“Jael!” Emilio called out.

“Huh?” Jael said, looking for the voice’s owner.

“Jael!” Emilio called again.

“Who?” Jael asked.

“Show us your cooko!” a woman drunkingly yelled.

“My what?” Jael asked.

“Your cooko!” more women drunkingly yelled, miming the male genitalia with their hands or whatever prop they had around. Jael turned a shade of red Emilio had never seen in a person. Again, though, Emilio wondered why there weren’t very many men here. Before he thought that they were out, like on a hunt or something. But there was still no sign of them. It must have 4-to-1 women to men in this village. That struck him as odd. Where were all the men?

“Sorry I, um, I don’t know what that means heh heh,” Jael said, continuing to wave. The women laughed and laughed. Iya leaned in to explain what a cooko was but Jael shushed her and waved her words away.

“Jael!” Emilio called again.

”And now! The presenting of… the Fruit!”

The villagers hushed to a whisper. All eyes turned to the stage. The Chief carried a silver platter. On it, the most magnificent fruit Emilio had ever seen. And he wasn’t even a fruit guy! It was plump and ripe and the skin was shiny and the shape of it was so enticing. Emilio wondered if it was possible to be aroused by a fruit.

“Jael,” the Chief announced. “Traveler and outsider. For your brave act, you have the honor of first bite of the Chigona Fruit. And with its juices in your mouth… you will perform… a dance!”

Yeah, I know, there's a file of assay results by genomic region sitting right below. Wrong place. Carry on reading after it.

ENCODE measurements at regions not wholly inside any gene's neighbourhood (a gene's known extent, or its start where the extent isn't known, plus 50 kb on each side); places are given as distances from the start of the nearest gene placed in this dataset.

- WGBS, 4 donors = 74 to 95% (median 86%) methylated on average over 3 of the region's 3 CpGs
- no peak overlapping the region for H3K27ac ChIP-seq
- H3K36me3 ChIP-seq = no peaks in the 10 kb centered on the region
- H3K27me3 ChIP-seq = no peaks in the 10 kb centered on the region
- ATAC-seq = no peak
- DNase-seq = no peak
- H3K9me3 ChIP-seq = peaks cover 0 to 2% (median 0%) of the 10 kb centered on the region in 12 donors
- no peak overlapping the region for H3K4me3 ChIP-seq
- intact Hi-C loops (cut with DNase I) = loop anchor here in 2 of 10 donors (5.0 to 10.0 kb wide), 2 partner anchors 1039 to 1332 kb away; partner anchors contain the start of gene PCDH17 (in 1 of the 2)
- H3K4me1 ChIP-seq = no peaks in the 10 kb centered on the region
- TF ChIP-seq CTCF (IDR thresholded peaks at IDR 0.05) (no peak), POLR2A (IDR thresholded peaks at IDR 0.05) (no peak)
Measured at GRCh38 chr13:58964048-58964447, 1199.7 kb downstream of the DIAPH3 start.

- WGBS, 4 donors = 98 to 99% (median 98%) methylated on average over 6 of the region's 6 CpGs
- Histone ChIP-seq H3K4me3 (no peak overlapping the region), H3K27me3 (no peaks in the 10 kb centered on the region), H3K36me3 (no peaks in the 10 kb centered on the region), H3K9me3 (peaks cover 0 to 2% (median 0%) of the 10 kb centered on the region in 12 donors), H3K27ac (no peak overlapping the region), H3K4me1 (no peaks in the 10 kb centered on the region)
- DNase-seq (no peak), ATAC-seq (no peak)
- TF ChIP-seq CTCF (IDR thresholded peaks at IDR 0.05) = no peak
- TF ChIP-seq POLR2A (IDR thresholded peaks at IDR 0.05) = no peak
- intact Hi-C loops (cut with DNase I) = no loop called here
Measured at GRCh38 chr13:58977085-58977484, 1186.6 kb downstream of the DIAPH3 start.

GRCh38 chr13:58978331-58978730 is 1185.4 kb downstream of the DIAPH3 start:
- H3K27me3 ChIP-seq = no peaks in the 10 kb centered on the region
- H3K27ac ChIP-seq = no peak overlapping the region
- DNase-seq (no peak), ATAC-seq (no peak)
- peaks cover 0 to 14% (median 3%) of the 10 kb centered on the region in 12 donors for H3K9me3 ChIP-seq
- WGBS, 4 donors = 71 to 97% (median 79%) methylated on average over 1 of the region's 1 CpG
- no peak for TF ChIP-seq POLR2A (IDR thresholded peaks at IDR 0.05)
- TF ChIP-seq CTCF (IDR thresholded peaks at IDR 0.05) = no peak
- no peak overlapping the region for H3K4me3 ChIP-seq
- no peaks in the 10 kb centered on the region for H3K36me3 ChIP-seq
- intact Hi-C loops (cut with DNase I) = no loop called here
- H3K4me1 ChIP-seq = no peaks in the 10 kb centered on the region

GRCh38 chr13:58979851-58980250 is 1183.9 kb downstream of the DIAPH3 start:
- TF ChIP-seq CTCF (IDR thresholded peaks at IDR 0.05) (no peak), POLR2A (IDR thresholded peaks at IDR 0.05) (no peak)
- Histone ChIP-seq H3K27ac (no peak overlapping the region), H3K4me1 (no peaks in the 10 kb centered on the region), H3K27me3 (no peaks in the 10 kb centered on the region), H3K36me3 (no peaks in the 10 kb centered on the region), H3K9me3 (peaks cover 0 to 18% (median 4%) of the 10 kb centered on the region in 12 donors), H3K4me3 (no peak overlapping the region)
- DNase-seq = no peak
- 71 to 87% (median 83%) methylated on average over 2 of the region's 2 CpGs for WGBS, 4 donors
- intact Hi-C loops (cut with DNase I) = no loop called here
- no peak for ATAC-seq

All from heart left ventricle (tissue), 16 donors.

Jael nodded, but looked like he might vomit. Emilio promised himself he would figure out how to make a camera from the helmet’s visual sensors because he never wanted to miss Jael’s embarrassed faces ever again. Or maybe, if he got proficient enough, he could design a biohack that saved memories. Now that would be an interesting challenge.

“I am… um… honored. Chief. Thank you,” Jael said, trying to make sure his thong stayed on. The Chief held the platter out to Jael.

“Take it. Put it in your mouth, my boy.”

Jael swallowed real hard, then apprehensively reached out to the perfect fruit on the platter.

One of the Chief’s body guards cricked his neck. Then he produced a needle-like dagger and held it to the Chief’s throat. The fruit and platter dropped to the stage floor, hitting with a clang and a splatter.

“No! Papa!” a young woman shrieked. The revelry stopped dead. The bodyguard’s face was insanely handsome and his sharp smile insanely unnerving.

“Hello,” the bodyguard said. “I have come to collect my due.” Emilio didn’t know the man’s face but he recognized his voice right away. That finely dressed asshole from the river was back.